Forgive the pun, but Antonio Banderas is the cat that got the cream. If playing the legendary masked swordsman Zorro defined his Hollywood career in the 1990s, his cartoon Shrek character Puss in Boots – inspired by Zorro – has done the same in the past decade. No wonder DreamWorks commissioned a spin-off. Following the Shrek blueprint, this CGI adventure is a mish-mash of fairy tales and pop culture nods: the only thing you won't find is a titular green ogre.
An origin story, Cat In Boots (the title was changed from the original, Puss In Boots, for distribution in the UAE and other parts of the Gulf) is set before our feline hero ever met Shrek and co. At the outset, he's a wanted cat for reasons that become clear during an extended flashback to his orphaned youth, living with his former pal Humpty "Alexander" Dumpty (Zach Galifianakis). Fate brings him back in touch with his estranged friend, as well as the slick pickpocket Kitty Softpaws (Salma Hayek), whose silky skills and sexy wiggle soon has Puss purring.
As one fairy tale crashes merrily into another, the plot sees Humpty plan to relieve those old hill-climbers Jack and Jill (Billy Bob Thornton and Amy Sedaris) of their magic beans, grow them into a giant beanstalk, and scale it to steal the goose that lays golden eggs. I can't say I ever remember Humpty Dumpty being so nefarious, but The Hangover star Galifianakis voices his character with verve.
Banderas and Hayek, of course, go way back, to Robert Rodriguez's 1995 film Desperado – and their effortless chemistry simply crackles here. A shame the same can't be said for Thornton and Sedaris, who are rather wasted as the ghastly Jack and Jill. A running joke about them wanting children doesn't work, and their half-hearted role as antagonists gives the two actors almost nothing to chew on.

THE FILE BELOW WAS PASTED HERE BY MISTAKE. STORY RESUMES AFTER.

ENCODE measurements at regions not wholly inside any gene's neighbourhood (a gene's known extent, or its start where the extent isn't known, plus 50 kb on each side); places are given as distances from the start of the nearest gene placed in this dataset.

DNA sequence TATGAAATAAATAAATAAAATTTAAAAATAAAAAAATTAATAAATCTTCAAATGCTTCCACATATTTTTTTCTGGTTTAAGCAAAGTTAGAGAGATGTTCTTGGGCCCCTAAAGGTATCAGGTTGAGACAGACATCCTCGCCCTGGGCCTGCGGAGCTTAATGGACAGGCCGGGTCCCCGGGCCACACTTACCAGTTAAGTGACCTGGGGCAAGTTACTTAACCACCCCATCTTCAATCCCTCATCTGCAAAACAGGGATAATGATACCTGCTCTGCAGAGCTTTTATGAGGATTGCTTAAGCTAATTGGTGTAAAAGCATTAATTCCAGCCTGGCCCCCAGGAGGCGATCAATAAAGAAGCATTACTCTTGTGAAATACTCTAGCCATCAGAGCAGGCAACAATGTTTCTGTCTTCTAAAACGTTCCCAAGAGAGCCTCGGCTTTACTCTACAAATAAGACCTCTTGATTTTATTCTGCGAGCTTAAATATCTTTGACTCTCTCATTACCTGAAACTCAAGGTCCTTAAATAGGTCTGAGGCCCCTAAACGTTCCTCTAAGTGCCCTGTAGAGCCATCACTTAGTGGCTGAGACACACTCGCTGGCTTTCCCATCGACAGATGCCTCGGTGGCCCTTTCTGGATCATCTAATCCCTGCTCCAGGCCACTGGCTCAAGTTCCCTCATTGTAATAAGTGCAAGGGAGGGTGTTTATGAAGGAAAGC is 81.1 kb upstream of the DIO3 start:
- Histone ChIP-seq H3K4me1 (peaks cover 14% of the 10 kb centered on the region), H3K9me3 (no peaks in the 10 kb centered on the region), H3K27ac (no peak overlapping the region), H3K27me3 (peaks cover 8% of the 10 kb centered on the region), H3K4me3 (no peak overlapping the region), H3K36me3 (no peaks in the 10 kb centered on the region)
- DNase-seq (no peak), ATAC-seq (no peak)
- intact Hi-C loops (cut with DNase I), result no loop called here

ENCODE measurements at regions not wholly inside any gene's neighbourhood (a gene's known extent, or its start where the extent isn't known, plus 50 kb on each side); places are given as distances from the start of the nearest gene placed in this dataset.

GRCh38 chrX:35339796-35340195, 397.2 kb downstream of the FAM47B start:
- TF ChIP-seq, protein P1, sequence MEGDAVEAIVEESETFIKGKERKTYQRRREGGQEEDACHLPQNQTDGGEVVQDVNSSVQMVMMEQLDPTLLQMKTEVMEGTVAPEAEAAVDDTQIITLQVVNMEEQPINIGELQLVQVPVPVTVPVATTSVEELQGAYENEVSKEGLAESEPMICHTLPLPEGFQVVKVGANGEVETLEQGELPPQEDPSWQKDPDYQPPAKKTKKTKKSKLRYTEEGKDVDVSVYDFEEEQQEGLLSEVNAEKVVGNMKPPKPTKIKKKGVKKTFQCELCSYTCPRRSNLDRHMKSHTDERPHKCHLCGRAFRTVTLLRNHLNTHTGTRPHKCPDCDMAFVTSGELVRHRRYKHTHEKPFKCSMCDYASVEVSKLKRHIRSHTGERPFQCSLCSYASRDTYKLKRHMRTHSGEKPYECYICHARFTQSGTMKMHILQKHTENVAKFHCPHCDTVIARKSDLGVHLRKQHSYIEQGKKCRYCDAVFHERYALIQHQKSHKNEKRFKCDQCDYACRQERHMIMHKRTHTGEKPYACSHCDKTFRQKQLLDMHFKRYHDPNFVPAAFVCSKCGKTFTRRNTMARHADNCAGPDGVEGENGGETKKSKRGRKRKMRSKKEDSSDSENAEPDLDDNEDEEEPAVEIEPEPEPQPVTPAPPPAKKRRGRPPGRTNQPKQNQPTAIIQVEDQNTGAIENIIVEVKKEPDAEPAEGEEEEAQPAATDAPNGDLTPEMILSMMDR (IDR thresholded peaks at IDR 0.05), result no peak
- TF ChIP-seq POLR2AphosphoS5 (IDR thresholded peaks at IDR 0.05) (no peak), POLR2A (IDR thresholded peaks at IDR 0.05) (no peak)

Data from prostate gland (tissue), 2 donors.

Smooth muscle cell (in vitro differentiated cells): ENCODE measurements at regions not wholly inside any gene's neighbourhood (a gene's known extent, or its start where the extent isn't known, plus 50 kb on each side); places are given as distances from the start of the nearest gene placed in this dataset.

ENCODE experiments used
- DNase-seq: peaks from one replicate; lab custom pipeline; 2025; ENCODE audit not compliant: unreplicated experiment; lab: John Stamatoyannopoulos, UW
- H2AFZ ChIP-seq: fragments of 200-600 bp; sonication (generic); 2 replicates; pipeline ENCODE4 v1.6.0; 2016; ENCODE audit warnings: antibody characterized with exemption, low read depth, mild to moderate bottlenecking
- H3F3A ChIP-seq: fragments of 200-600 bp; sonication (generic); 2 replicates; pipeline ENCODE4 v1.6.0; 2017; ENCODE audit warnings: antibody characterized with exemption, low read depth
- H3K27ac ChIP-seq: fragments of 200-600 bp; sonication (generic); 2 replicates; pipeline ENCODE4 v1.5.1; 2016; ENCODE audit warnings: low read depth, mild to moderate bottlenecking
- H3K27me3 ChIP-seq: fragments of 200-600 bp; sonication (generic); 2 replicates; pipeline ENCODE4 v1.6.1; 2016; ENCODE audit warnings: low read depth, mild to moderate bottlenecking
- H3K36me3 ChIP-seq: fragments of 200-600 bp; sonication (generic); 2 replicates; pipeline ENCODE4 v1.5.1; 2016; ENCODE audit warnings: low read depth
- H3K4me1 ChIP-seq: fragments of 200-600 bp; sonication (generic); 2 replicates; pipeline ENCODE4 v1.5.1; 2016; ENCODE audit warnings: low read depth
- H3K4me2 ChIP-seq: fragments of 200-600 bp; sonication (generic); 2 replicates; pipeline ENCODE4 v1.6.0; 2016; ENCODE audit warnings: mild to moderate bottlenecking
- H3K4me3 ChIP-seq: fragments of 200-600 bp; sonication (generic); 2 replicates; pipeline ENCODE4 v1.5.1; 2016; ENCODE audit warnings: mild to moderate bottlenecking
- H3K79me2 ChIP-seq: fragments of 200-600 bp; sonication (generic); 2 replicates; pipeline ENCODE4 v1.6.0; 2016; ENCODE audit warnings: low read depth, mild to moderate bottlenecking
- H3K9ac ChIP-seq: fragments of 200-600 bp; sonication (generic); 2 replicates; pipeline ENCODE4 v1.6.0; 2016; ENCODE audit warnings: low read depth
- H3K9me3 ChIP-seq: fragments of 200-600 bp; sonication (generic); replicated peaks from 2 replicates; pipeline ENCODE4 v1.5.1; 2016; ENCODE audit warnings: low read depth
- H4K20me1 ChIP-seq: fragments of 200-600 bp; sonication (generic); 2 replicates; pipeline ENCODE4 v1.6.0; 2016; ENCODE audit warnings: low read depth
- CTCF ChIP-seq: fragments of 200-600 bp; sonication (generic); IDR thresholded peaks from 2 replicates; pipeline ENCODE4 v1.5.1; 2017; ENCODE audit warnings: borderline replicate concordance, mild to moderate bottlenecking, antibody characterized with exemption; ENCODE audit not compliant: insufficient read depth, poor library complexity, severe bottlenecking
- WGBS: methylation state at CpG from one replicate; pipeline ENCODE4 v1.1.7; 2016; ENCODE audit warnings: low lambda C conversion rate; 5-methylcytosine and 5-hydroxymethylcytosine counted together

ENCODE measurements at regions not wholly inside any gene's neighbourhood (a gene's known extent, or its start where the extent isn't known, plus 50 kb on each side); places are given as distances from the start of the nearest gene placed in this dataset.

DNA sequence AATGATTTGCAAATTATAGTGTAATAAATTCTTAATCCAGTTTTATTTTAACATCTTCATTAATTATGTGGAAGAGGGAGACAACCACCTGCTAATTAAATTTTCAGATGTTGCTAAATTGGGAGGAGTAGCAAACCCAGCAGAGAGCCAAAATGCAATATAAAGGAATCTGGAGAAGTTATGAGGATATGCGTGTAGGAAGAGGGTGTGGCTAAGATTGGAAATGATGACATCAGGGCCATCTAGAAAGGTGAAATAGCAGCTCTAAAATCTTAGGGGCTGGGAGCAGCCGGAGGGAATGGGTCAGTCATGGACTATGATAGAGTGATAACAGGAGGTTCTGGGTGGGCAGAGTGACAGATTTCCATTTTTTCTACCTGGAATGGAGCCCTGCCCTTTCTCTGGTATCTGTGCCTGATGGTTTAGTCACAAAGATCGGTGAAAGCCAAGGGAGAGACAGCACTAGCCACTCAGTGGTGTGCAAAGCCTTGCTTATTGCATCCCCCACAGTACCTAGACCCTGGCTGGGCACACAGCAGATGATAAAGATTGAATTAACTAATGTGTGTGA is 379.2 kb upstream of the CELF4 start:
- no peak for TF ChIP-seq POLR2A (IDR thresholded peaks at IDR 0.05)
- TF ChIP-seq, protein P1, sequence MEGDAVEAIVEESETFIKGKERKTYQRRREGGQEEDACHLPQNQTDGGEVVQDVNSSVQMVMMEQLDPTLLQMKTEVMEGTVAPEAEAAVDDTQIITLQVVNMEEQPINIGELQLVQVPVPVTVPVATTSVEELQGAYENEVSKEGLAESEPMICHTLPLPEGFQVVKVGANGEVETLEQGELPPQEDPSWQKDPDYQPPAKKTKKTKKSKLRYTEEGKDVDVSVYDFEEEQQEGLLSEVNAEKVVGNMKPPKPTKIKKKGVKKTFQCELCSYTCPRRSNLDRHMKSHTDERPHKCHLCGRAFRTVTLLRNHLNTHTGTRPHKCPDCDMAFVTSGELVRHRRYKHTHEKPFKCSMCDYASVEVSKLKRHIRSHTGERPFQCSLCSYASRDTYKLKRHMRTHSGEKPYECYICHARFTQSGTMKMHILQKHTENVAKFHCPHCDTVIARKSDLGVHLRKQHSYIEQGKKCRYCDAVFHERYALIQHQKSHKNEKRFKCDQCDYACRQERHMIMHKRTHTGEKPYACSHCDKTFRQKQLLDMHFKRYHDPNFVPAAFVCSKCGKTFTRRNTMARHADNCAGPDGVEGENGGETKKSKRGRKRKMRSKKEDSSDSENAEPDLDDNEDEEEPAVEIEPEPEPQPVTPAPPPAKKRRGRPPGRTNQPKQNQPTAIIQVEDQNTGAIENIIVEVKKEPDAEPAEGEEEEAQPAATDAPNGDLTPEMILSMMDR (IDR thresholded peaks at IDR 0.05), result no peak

Rather, the film depends on Banderas's charm, which he delivers in spades, and the script's cute appeal. As you might expect, this is beanstalk-high, not least when our hero deploys his main weapon to overcome dangerous foes, widening his eyes and mewing (a comic gem that, wisely, the filmmakers only resort to once).
Even if the plot feels ramshackle, it's the little details such as these that make Cat In Boots a delight. It's hard not to fall for a film when its hero walks into a saloon, full of hard-drinking bandits, and starts slurping a saucer of milk. Likewise, the "dance-off" between Puss and Kitty, as they attempt to out-do each other in an intricate flamenco-inspired routine, is lovely to watch.
Shot in 3D, Cat In Boots delivers well enough on the set-piece front: an early rooftop chase is truly spectacular, and the ascent of the beanstalk – complete with a wonderful moment in the clouds – is captivating. If there's a let-down, it's in the final act; the golden goose theft, and the subsequent fall-out, never quite grabs.
Still, with the Shrek franchise reputedly over and the global box office numbers already racking up for this film – US$175 million (Dh643m) and counting – don't be surprised if Banderas's furry feline is given another outing. On this evidence, a sequel wouldn't be a cat-astrophe (sorry).